The term comunalidad has already been employed several times in this chapter, defined in shorthand as the principle and practices of communal like and the source of indigenous identity and resistance. The term itself comes from the Oaxacan indigenous context and is described in considerable detail in this volume by two of its foremost expositors, Jaime Martínez Luna and Benjamín Maldonado. Several commentators from Central and South America appear to misinterpret comunalidad as referring to the more limited meaning of “community” (comunidad). At least two other terms which seem, at least superficially, to convey the deeper meaning of comunalidad have surfaced in these commentaries: minga from Ecuador and ayllu from the Aymaras in Bolivia. However without extensive fieldwork or at least some expert corroboration, we will not rush to the assumption that these words have the “same meaning” within their respective indigenous contexts. We are even less willing to risk the English translation of “communitarianism” or any of its derivatives, each of which is burdened with sociopolitical history and meanings in U.S. and other Western contexts. For all these reasons, we have left the term comunalidad (and the other terms italicized in this paragraph) untranslated, allowing each author to provide the meaning appropriate to their text and context.

The term/concept interculturalidad, which also appears frequently across the commentaries, we have deemed equally “untranslatable,” but for somewhat different reasons. To our knowledge, a term such as “interculturalism” or “interculturality” has no meaning in English; indeed, we would be forced to invent both the term and its meaning, which provides no solution in the translation task. The familiar English term “multiculturalism” is entirely inadequate as a translation for interculturalidad. Multiculturalism has its cognate in Spanish, multiculturalidad, but the contextual meanings of this term in Latin America imply a status-quo, non-critical “appreciation of other cultures” approach to diversity; in contrast, the term interculturalidad has evolved precisely to recognize and challenge the disparities of power and status between cultural groups in society. Despite its more political, critical intentions, several of our commentators (for example, Marcela Tovar Gómez and Grimaldo Rengifo Vásquez) suggest that the term interculturalidad in the official rhetoric of Latin America has been so co-opted and gutted of meaning that it now functions as a tool or a mask of continued patronization and cultural subordination. To avoid facing Western readers with a long list of “untranslated” Spanish words embedded in English texts, in some cases we have created an “English translated form” of derivative terms (such as “intercultural education” and “intercultural teachers”), though it would be difficult to explain an author’s meaning of these terms in an English cultural context. However, we consistently leave the base terms interculturalidad and comunalidad, in their original Spanish to mark these words and cultural concepts as “untranslatable.”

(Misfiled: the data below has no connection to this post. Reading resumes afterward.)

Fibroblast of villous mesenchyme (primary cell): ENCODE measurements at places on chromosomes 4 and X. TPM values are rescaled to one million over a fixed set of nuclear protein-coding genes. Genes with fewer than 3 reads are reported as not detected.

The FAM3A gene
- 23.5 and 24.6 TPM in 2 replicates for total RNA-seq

A third term, cosmovisión, is perhaps equally untranslatable. However, here we have taken another tack; we rejected “world view,” the translation provided in several Spanish-English dictionaries, in favor of creating our own literal, Anglicized translation, “cosmovision,” implying a philosophical or spiritual perspective that attempts to account for or include a way of understanding the entire cosmos and humanity’s place in it. We feel this suggests the possibility of envisioning multiple worlds, not just one, and approximates both the expansiveness and the unity conveyed by cosmovisión in indigenous thought.